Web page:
When Suzi Quatro burst onto the rock scene in the early 1970s she was a leather-clad trailblazer for guitar-wielding girls everywhere. More than 35 years on, this pioneering rock chick is still belting out the classics to her adoring fans. On the eve of her recent New Zealand tour, Suzi told Jo Bailey about her new book Unzipped, and just how hot it really gets inside her trademark leather jumpsuit.
When she was about five or six ‘Little Susie’ Quatro from Detroit, USA saw a young singer named Elvis Presley on television. It was in that moment that Suzi Quatro, superstar, was born.
In her new autobiography Unzipped, Suzi says that she was so taken by Elvis’s performance that she was determined to be just like him in all his hip-swivelling glory. Never mind the fact that he was a man and she was still a small girl. How ironic then, that some twenty years later, when Elvis invited her to Graceland after loving her version of ‘All Shook Up’, she was too overwhelmed to accept.
This story is one of many in Suzi’s straight talking account of her career as one of the biggest artists of the glam rock era, with early hits like ‘Can the Can’ and ‘Devil Gate Drive’ and later ‘Stumblin’ in’ and ‘If You Can’t Give Me Love’. It details her life from her childhood in Detroit where she sang in an all girl band with her sisters, to her discovery by producer Mickie Most, who whisked her off to the UK and fashioned her image as the world’s first bona fide rock chick. As Suzi herself said, she didn’t just open the door for other female guitarists and singers to enter rock’s male domain – she “kicked it down”.
The book is full of great stories of Suzi rocking and partying with other legendary figures such as Alice Cooper, Noddy Holder and Iggy Pop, as well as her stint acting the part of ‘Leather Tuscadero’ on the hit US sitcom, ‘Happy Days’. Her marriage to lead guitarist Len Tuckey, endless touring, stints on television and stage, motherhood, marriage breakdown and remarriage are all covered with her trademark honesty. “I’m candid. I can’t be anything else, I’m just that kind of person. I’m honest, but I’m not cruel,” says Suzi on the phone from Brisbane.
She has returned to tour down-under following her hugely successfully Australian tour in September last year. “At the time the book had just been launched and was number two in the charts, and all the shows totally sold out which was fantastic. This tour is like the overflow of those gigs, and we decided to do New Zealand this time as well. I haven’t been there for years, and I’m really looking forward to it.” Suzi has always had a big following in Australia. On her first tour there in 1974 a huge convoy of bikers famously escorted her from the airport to her hotel.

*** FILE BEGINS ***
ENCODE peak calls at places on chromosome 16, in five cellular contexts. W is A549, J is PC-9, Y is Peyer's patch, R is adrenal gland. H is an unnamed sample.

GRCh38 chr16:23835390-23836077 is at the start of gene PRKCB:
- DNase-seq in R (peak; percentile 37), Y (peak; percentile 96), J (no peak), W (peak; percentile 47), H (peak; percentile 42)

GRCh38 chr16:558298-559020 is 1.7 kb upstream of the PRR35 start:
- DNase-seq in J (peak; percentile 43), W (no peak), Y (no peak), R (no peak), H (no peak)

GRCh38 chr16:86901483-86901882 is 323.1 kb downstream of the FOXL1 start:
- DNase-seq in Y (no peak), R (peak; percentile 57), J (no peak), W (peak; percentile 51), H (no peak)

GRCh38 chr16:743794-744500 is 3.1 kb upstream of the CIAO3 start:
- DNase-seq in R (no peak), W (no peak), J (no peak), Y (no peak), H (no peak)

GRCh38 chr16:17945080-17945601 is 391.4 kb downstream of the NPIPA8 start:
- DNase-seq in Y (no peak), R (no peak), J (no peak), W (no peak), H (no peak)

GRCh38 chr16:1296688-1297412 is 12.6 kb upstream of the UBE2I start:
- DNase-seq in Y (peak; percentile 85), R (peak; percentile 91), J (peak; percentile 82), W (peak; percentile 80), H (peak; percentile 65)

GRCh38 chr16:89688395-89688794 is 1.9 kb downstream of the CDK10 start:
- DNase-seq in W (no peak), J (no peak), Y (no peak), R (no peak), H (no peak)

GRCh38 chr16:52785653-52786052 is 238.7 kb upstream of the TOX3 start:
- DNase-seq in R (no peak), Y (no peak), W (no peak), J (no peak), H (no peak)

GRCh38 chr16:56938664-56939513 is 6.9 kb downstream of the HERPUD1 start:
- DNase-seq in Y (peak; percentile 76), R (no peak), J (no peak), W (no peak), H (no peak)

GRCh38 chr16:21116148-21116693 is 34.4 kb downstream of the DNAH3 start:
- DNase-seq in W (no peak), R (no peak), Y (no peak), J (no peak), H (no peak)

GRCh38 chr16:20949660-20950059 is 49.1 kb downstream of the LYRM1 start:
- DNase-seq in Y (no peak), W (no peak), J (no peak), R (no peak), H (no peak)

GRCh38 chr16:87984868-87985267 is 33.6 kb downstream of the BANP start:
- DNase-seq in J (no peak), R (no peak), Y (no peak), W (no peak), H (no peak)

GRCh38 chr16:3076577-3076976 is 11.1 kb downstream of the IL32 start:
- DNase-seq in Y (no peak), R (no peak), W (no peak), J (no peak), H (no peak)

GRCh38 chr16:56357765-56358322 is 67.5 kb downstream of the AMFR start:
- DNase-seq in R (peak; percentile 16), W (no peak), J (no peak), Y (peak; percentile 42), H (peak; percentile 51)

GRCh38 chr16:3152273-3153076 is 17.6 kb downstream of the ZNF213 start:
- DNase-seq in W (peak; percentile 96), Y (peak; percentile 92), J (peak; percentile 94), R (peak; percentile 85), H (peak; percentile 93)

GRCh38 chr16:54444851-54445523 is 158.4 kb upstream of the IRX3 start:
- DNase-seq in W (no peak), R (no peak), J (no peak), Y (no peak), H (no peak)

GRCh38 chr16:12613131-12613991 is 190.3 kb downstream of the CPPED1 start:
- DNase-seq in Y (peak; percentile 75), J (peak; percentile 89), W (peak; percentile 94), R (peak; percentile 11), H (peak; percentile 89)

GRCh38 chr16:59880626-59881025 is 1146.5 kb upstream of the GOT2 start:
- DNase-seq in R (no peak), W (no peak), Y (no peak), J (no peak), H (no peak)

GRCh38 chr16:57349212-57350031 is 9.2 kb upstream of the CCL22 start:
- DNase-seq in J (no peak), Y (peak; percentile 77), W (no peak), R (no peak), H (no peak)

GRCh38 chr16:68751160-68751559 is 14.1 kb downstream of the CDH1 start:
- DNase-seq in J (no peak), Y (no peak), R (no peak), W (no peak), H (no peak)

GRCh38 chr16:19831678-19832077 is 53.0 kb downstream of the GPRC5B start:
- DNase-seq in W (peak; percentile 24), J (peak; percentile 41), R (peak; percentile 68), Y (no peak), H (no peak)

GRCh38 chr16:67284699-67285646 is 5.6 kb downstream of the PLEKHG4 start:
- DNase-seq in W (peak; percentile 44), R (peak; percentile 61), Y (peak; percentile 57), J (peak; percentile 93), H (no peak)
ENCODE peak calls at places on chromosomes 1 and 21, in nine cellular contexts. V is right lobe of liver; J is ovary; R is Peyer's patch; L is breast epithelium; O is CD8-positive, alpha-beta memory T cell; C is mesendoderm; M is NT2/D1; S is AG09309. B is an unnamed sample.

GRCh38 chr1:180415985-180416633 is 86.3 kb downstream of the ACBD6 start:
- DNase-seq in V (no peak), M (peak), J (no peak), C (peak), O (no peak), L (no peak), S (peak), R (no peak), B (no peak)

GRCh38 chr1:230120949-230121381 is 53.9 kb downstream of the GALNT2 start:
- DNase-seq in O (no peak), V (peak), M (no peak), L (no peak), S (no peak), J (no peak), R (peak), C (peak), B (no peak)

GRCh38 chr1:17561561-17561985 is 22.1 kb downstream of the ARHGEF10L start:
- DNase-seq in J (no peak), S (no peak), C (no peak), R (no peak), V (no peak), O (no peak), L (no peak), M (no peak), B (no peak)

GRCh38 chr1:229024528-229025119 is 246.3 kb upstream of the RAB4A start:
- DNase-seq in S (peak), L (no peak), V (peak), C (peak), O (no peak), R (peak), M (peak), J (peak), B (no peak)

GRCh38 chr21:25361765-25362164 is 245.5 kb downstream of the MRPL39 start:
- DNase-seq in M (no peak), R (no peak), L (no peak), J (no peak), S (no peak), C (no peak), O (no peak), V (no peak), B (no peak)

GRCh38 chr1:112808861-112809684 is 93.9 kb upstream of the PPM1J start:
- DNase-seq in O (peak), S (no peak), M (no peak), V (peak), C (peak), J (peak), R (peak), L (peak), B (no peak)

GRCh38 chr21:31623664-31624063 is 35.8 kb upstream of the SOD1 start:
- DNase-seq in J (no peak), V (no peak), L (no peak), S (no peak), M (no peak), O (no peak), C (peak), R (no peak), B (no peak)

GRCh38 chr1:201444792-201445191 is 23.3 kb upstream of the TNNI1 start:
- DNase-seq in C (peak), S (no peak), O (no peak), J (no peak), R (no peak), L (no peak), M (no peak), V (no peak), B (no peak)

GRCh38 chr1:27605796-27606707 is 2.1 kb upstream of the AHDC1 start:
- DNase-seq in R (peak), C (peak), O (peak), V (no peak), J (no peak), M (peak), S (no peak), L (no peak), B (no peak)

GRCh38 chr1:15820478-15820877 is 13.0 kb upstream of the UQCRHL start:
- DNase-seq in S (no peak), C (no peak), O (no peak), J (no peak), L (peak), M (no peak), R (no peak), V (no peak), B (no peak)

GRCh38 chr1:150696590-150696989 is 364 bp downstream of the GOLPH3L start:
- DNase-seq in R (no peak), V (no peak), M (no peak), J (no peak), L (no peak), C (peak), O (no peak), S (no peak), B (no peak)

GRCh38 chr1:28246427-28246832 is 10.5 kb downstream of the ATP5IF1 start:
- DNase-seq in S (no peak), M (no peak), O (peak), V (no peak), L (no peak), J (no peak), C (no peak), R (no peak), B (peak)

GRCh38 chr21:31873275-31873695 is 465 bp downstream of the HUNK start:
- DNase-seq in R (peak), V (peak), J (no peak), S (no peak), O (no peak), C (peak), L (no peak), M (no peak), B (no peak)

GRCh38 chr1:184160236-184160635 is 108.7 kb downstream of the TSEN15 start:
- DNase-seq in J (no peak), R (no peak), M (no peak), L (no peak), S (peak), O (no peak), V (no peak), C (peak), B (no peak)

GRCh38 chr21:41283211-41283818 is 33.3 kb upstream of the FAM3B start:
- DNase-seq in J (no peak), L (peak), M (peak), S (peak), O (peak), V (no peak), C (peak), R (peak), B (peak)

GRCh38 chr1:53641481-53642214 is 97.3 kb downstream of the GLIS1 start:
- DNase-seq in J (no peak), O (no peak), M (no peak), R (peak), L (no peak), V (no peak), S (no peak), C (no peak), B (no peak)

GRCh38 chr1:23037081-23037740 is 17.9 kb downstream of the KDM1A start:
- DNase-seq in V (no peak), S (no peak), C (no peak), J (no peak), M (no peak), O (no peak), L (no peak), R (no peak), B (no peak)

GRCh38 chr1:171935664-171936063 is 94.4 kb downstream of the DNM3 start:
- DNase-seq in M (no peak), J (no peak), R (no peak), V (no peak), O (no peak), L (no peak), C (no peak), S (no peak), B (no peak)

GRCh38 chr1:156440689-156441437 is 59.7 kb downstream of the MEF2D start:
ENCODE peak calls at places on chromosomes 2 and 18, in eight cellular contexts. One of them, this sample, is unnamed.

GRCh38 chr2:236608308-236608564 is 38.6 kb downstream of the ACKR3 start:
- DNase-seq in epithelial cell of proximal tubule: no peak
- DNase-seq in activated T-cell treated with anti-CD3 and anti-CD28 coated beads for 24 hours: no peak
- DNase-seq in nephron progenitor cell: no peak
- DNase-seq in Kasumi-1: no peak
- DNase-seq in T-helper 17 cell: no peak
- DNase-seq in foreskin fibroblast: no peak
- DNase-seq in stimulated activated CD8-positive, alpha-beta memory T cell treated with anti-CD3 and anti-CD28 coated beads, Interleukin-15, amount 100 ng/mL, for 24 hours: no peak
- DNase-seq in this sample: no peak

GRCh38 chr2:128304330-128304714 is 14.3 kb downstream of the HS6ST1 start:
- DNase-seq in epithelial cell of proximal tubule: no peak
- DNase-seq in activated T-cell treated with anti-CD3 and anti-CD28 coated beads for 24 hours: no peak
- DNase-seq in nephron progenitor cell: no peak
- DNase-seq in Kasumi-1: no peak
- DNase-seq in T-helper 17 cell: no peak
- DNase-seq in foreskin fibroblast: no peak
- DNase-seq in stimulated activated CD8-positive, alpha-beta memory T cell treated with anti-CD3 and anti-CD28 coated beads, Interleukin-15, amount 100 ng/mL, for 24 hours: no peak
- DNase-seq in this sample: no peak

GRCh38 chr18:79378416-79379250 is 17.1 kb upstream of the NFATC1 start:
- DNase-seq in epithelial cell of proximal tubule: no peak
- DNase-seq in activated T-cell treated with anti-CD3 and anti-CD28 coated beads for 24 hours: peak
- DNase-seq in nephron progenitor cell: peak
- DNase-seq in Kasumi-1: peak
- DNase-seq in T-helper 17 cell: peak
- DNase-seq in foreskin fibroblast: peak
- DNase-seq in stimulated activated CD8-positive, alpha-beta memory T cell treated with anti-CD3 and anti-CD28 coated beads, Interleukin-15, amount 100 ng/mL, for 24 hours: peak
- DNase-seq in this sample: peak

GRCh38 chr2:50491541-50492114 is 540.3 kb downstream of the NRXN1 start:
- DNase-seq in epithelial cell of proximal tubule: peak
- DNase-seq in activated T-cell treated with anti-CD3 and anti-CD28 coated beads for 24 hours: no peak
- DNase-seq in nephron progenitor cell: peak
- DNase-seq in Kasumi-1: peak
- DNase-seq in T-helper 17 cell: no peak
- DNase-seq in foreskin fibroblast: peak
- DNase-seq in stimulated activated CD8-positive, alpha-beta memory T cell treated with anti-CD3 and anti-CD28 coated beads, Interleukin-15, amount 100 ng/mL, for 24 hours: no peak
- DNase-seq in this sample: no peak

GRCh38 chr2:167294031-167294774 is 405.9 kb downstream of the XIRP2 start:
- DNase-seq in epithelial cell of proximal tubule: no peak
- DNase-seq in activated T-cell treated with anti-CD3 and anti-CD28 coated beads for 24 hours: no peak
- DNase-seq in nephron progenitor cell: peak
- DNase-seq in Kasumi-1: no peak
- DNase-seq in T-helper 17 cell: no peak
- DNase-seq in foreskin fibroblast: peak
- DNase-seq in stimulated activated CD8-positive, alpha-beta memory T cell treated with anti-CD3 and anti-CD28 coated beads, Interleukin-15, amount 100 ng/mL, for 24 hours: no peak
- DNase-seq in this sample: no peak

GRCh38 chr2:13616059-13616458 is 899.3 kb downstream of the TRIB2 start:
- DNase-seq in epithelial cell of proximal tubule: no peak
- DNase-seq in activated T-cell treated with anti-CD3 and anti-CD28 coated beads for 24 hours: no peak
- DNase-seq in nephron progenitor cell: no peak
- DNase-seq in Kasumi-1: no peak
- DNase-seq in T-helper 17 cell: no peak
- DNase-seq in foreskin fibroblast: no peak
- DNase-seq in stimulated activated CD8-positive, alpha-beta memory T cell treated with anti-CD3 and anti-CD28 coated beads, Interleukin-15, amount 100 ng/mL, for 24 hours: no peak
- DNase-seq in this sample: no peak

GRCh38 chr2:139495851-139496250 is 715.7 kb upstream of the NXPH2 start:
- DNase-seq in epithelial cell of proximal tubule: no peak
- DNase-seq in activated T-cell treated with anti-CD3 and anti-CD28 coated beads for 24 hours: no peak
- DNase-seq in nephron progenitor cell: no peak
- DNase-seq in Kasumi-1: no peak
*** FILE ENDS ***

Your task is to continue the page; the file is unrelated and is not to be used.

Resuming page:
A diminutive 5ft tall and as svelte as ever, 57 year old Suzi squeezes into her trademark leather jumpsuit for part of her current show. “It really is a show of two halves. I play my recent material first then I put on the jumpsuit and play my older stuff. Everybody gets everything they want from the show, plus more.”
So just how hot is it inside that jumpsuit? “It’s hot, it keeps me fit. It’s my own private sweat machine,” she chuckles.
Suzi says the book and her most recent album ‘Back to the Drive’ are “doing great everywhere”, something she is very pleased about. While writing a book had been in her thoughts for several years, she decided to wait until she knew instinctively that the time was right. “My album was autobiographical as it represented 15 years of my life. When that was well received I knew it was time to do the book.” As a songwriter and poet, she says writing has always come naturally to her. “It wasn’t difficult to do the book at all. I just write as I speak. People have said to me that it makes them both laugh and cry, so I guess that’s the sign of a good book.